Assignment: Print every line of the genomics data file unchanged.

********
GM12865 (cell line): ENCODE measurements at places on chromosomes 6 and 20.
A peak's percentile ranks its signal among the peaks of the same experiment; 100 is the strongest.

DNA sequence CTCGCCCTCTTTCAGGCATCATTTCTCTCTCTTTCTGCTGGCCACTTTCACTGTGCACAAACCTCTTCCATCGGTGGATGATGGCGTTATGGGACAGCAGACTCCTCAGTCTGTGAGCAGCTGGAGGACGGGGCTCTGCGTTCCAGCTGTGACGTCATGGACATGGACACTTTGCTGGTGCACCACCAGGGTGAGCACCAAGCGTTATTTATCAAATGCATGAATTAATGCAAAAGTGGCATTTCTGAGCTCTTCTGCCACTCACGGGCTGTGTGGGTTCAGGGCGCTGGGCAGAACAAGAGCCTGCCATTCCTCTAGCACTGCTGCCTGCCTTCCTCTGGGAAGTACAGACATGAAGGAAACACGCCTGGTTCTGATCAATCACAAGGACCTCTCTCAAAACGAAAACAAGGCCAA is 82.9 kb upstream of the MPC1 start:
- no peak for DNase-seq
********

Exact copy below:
GM12865 (cell line): ENCODE measurements at places on chromosomes 6 and 20.
A peak's percentile ranks its signal among the peaks of the same experiment; 100 is the strongest.

DNA sequence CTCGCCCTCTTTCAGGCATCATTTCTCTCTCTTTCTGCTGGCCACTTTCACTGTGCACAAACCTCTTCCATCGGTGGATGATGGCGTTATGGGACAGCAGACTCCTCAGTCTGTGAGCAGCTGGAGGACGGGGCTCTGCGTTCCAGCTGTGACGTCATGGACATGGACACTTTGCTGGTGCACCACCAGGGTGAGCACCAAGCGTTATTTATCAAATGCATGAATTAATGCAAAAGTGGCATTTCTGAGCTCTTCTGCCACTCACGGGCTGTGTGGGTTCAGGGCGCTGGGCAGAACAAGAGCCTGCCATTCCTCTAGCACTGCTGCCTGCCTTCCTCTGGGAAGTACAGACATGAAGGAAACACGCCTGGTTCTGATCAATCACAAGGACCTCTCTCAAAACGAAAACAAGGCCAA is 82.9 kb upstream of the MPC1 start:
- no peak for DNase-seq